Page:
Oral argument was heard last week by the Supreme Court in the donor disclosure cases in which The National Legal Foundation joined other organizations in filing an amicus brief. Our brief took the tack that California’s requirement for the disclosure of major donors of all charities in the state should be considered as a violation of the freedom of assembly, which has become a “forgotten freedom” in the Court’s jurisprudence over the last half-decade. Of the 40 or so amicus briefs in support of the charities, the Becket Foundation and ourselves filed the two briefs which argued this approach.
While the majority of the argument was spent on issues such as whether a facial constitutional challenge, or only an as-applied challenge, was appropriate and how to balance the competing interests and otherwise how exacting scrutiny was to be applied, Justices Thomas, Gorsuch, Kavanaugh, and Barrett all asked questions about the right of association and/or the right of assembly and whether privacy was an integral part of those rights, as we argued. Justice Kavanaugh in particular was focused on the right of assembly, and the counsel who argued for the charities referred him to the Becket brief, which was then mentioned several times by counsel and justices. (Our brief was not, even though we made a lot of the same points as Becket did.)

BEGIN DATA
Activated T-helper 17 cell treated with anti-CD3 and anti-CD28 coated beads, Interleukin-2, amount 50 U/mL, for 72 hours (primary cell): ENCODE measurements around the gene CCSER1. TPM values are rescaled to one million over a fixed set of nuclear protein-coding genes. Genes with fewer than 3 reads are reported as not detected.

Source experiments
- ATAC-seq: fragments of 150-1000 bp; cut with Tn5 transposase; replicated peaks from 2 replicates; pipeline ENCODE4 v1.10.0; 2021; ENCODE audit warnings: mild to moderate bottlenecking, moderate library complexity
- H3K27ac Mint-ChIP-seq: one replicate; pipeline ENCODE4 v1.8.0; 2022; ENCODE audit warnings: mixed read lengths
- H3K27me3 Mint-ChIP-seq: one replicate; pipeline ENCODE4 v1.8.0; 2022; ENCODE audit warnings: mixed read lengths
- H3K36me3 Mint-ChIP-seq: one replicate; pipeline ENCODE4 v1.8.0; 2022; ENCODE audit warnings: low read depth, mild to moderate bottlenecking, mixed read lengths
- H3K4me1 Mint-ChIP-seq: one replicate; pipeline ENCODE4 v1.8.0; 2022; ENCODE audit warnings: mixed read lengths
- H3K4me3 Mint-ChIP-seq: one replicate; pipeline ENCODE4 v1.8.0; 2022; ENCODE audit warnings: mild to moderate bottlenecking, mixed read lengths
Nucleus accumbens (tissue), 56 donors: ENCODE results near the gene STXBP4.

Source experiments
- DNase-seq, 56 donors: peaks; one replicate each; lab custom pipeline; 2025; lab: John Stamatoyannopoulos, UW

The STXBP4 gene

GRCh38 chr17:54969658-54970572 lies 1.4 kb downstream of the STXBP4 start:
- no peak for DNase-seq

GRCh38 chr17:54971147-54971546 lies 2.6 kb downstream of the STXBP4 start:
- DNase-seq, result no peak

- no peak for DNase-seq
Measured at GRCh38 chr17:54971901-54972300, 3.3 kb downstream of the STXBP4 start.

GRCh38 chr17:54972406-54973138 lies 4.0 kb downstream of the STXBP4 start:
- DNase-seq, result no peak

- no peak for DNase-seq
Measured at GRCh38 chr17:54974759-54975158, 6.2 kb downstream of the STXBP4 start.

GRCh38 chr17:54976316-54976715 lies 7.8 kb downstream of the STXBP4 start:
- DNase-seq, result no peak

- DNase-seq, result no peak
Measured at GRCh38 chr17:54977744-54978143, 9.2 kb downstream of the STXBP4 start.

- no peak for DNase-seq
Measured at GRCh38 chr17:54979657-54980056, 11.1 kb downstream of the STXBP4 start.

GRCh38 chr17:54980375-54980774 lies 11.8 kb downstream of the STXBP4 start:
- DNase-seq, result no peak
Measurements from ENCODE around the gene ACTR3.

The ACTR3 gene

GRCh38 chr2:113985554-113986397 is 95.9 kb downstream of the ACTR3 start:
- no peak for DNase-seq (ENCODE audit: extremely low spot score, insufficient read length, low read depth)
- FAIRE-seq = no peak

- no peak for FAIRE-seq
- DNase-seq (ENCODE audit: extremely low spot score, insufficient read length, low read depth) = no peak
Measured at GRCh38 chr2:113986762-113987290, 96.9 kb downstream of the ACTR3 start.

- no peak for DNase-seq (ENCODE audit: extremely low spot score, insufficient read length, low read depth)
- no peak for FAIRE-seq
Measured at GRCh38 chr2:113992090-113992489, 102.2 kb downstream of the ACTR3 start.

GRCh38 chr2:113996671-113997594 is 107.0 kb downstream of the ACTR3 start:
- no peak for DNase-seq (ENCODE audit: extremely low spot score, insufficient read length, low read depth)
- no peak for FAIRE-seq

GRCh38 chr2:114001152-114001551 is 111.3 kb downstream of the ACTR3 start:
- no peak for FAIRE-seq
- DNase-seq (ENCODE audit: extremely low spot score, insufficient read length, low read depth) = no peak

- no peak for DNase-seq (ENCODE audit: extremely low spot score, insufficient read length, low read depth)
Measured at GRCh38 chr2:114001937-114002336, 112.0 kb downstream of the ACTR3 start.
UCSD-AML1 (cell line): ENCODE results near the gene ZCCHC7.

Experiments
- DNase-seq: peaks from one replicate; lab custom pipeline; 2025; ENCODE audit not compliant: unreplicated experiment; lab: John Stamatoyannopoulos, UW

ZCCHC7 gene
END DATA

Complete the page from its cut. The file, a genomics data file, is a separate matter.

It is well known to be hazardous to prognosticate based on the oral argument, as the justices normally like to hold their cards close to their vests, but it appeared from the tenor of the questioning that the charities have at least six justices who will hold that a facial challenge was appropriate and that they prevail on both a facial and as-applied basis. There also appears to be a fair chance that Justice Kavanaugh will author an opinion based on the right of assembly, and it is to be hoped that any such opinion would prod the Court to think about that right “aright” again.